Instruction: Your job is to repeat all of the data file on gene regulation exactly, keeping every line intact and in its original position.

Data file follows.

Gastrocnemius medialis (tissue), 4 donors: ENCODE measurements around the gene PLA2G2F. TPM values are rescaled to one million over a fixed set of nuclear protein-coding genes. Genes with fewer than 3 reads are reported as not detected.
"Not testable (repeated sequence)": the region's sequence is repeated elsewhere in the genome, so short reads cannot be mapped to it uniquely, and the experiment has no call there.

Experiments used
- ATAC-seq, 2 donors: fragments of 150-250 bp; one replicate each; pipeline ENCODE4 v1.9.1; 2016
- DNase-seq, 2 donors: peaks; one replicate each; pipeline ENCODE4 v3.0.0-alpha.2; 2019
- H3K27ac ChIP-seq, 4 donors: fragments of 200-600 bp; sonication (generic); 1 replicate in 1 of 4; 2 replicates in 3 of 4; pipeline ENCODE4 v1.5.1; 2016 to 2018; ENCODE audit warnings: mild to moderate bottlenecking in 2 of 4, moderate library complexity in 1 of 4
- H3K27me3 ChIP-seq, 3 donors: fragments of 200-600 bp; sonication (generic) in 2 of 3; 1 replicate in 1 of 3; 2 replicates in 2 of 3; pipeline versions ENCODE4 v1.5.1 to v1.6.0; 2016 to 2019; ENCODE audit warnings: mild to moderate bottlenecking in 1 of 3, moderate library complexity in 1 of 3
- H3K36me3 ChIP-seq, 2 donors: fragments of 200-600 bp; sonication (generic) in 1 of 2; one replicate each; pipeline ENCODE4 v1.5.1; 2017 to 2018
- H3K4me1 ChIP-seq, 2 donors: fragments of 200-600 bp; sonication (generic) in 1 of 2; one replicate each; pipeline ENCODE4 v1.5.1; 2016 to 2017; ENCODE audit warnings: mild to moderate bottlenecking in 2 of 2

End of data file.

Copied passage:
Gastrocnemius medialis (tissue), 4 donors: ENCODE measurements around the gene PLA2G2F. TPM values are rescaled to one million over a fixed set of nuclear protein-coding genes. Genes with fewer than 3 reads are reported as not detected.
"Not testable (repeated sequence)": the region's sequence is repeated elsewhere in the genome, so short reads cannot be mapped to it uniquely, and the experiment has no call there.

Experiments used
- ATAC-seq, 2 donors: fragments of 150-250 bp; one replicate each; pipeline ENCODE4 v1.9.1; 2016
- DNase-seq, 2 donors: peaks; one replicate each; pipeline ENCODE4 v3.0.0-alpha.2; 2019
- H3K27ac ChIP-seq, 4 donors: fragments of 200-600 bp; sonication (generic); 1 replicate in 1 of 4; 2 replicates in 3 of 4; pipeline ENCODE4 v1.5.1; 2016 to 2018; ENCODE audit warnings: mild to moderate bottlenecking in 2 of 4, moderate library complexity in 1 of 4
- H3K27me3 ChIP-seq, 3 donors: fragments of 200-600 bp; sonication (generic) in 2 of 3; 1 replicate in 1 of 3; 2 replicates in 2 of 3; pipeline versions ENCODE4 v1.5.1 to v1.6.0; 2016 to 2019; ENCODE audit warnings: mild to moderate bottlenecking in 1 of 3, moderate library complexity in 1 of 3
- H3K36me3 ChIP-seq, 2 donors: fragments of 200-600 bp; sonication (generic) in 1 of 2; one replicate each; pipeline ENCODE4 v1.5.1; 2017 to 2018
- H3K4me1 ChIP-seq, 2 donors: fragments of 200-600 bp; sonication (generic) in 1 of 2; one replicate each; pipeline ENCODE4 v1.5.1; 2016 to 2017; ENCODE audit warnings: mild to moderate bottlenecking in 2 of 2